Eight resistance fighters surrender to Myanmar military in Pakokku

Eight members of two guerrilla groups in Magway Region’s Pakokku Township defected to the Myanmar military last week, according to other sources within the local resistance movement.

The men were from the Earthquake People’s Defence Force (PDF) and the Defence Team Pakokku, and surrendered to the junta’s forces on May 24 with four guns and conflicting reports of cash.

The leader of the Earthquake PDF said four members of his group, including its deputy commander, turned themselves over to the army at a checkpoint in Inpin village, six miles north of Pakokku town, ahead of a planned attack on the troops in the area.

“I feel bad to have lost two guns which were bought by donations from the public,” he told Myanmar Now.

He claimed that the men had not absconded with funds from the Earthquake guerrilla group. However, a previous statement released by the prominent local Pakokku PDF—which identified the men as deputy commander Akar Soe Myint and members Win Min Aung, Myat Min and Thet Naing Oo—said that they stole some 200m kyat (US$95,234) from their organisation.

Myanmar Now was unable to independently verify either account regarding the funds at the time of reporting.

The statement said that the first defector of the eight was Defence Team Pakokku leader Aung Thu, also known as “Snake,” who reportedly left the group on the pretext of undergoing medical treatment in April before turning himself over to the military. Three more members from his team—Sai Ton Chit, Thaw Zin Khant and Wai Phyo Paing—followed in May with the Earthquake members.

They also took two guns, and allegedly stole 40m kyat ($19,045) of the group’s funds. 

At the time of reporting, the men were all believed to be in the Pakokku headquarters of the military’s Light Infantry Division 101.

A May 19 junta statement offered resistance fighters up to 7.5m kyat ($3,570) to surrender their weapons to the Myanmar army and renounce their loyalty to the guerrilla forces. It is not known if the Pakokku-based fighters received any financial reward.

An official from the Pakokku PDF said that while the defectors had been involved in the anti-coup resistance movement since 2021, they had been accused of violating codes of conduct and kidnapping and extorting money from civilians. He did not elaborate on the alleged crimes except to say that there were around 15 incidents in question and that they had been reported to the defence ministry of the publicly mandated National Unity Government.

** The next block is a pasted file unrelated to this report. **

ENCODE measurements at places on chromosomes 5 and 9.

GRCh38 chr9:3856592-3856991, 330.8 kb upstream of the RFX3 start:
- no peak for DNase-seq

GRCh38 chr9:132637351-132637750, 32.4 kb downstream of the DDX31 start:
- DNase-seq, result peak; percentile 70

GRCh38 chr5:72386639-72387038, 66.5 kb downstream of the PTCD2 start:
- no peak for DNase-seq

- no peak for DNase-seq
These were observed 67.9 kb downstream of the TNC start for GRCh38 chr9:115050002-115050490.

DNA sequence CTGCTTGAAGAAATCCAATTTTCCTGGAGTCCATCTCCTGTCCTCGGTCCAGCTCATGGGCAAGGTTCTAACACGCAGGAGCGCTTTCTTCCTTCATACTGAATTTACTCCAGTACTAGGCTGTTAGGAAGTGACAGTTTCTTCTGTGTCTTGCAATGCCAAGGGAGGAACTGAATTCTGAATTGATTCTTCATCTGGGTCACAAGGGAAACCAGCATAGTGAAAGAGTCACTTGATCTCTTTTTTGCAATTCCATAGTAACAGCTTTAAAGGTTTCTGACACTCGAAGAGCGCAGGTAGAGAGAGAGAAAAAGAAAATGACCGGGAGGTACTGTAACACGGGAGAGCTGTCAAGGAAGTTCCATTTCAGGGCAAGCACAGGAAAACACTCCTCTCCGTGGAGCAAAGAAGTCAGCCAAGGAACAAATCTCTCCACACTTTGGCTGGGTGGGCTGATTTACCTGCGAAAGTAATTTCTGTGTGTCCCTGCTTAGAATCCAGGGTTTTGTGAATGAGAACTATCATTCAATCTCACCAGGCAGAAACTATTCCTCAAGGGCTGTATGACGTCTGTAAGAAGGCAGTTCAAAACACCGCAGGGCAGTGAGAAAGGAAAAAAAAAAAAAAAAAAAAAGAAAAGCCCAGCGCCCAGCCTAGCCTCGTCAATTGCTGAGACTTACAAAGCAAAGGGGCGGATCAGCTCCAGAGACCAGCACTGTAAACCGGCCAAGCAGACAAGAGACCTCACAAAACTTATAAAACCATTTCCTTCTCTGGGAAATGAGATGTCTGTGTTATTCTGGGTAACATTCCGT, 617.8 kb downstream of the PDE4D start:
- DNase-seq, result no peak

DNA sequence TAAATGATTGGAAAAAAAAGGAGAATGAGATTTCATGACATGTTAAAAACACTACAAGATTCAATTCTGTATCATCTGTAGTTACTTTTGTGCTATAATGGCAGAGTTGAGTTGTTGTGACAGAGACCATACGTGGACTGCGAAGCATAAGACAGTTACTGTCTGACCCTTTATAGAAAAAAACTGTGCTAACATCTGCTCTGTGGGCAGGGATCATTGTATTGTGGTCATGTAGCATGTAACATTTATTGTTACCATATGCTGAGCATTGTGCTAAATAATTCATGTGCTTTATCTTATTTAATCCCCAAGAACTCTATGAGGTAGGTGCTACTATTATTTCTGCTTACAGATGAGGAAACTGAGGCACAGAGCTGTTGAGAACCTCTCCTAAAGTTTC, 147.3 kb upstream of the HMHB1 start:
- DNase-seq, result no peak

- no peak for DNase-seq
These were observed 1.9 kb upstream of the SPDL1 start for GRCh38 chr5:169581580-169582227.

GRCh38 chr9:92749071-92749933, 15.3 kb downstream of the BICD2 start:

“I cannot provide specific details about those cases for security reasons, but those who surrendered [to the military] had asked for money from civilians, and there were some cases of robbery among their groups,” the official explained. “We cannot forgive those who pursue wealth, guns and power, betraying the people who feed and protect us.”

As a result of the defections, the Pakokku PDF urged other resistance groups in the township and in neighbouring Myaing to be vigilant and prepare for potential information leaks. More than 20 resistance groups operate in the area, located on the west bank of the Ayeyarwady River, where they frequently carry out coordinated attacks on military checkpoints and bases.

In February, the Earthquake PDF, alongside the forces including the Myaing PDF, captured and took five junta soldiers prisoner in an ambush on a military livestock unit in Myit Chay town in Pakokku. In an alliance with PDFs from Myaing, Yesagyo, and Salingyi, the Earthquake group also carried out a collaborative attack on a police station in Linkataw village in Myaing Township last October.

The leader of the Earthquake PDF said that the defections would not slow the group’s mission to overthrow the junta and its occupation of Pakokku, a known resistance stronghold.

“We still have a leader—only four members surrendered. There are many comrades left. We will continue to participate in the fight against the military,” he told Myanmar Now.

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